28 April 2009

Noneuclidean space and Margaret Wertheim

What is truly interesting about the existence of Noneuclidean space is that it shows that math (or at least one axiom of math) is not a priori knowledge. That is, you have to check experience to see what kind of math is 'true' about the world. Since Socrates and before (but especially in "The Mino" by Plato where Socrates shows a young boy that he knows the truth of the Pythagorean theorem despite never being taught it) the axioms of math were said to be a special example of universal, necessary, and certain knowledge about the world which we (humans) had without reference to experience. Now we know that isn't totally the case.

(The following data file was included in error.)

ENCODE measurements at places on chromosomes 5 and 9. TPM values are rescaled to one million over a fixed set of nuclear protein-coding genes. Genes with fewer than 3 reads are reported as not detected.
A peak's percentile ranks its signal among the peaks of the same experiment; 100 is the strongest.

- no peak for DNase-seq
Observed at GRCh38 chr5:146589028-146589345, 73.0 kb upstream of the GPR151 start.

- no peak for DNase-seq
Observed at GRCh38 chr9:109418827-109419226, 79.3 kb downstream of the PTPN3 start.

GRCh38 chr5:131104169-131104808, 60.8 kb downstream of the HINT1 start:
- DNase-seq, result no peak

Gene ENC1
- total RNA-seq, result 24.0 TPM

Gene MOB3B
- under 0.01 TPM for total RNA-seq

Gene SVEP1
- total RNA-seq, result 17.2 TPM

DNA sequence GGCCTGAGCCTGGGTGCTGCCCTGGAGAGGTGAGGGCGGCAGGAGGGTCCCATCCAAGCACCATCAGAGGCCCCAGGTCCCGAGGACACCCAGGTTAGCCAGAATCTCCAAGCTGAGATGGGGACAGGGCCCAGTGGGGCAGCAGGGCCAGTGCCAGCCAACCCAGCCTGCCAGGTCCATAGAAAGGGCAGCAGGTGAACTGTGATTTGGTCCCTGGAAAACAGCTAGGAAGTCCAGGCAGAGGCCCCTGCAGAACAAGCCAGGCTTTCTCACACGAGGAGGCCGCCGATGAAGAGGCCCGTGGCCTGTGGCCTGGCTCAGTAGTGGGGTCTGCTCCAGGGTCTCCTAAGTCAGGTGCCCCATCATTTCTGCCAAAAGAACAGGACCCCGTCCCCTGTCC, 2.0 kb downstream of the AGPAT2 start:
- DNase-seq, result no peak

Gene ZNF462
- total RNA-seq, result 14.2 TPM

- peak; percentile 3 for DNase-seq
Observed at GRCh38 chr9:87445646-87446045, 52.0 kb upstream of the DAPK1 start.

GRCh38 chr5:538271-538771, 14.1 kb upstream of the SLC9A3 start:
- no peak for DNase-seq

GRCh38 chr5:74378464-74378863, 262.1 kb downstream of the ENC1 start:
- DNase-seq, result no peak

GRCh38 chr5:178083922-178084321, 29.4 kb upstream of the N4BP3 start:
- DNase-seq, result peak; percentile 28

27 April 2009

Hilary Putnam and the Philosophy of Science

Putnam's work is foundational in modern Philosophy of Science - I don't always agree with him -especially with respect to his ideas about language- but this BBC interview with Bryan Magee is quite good.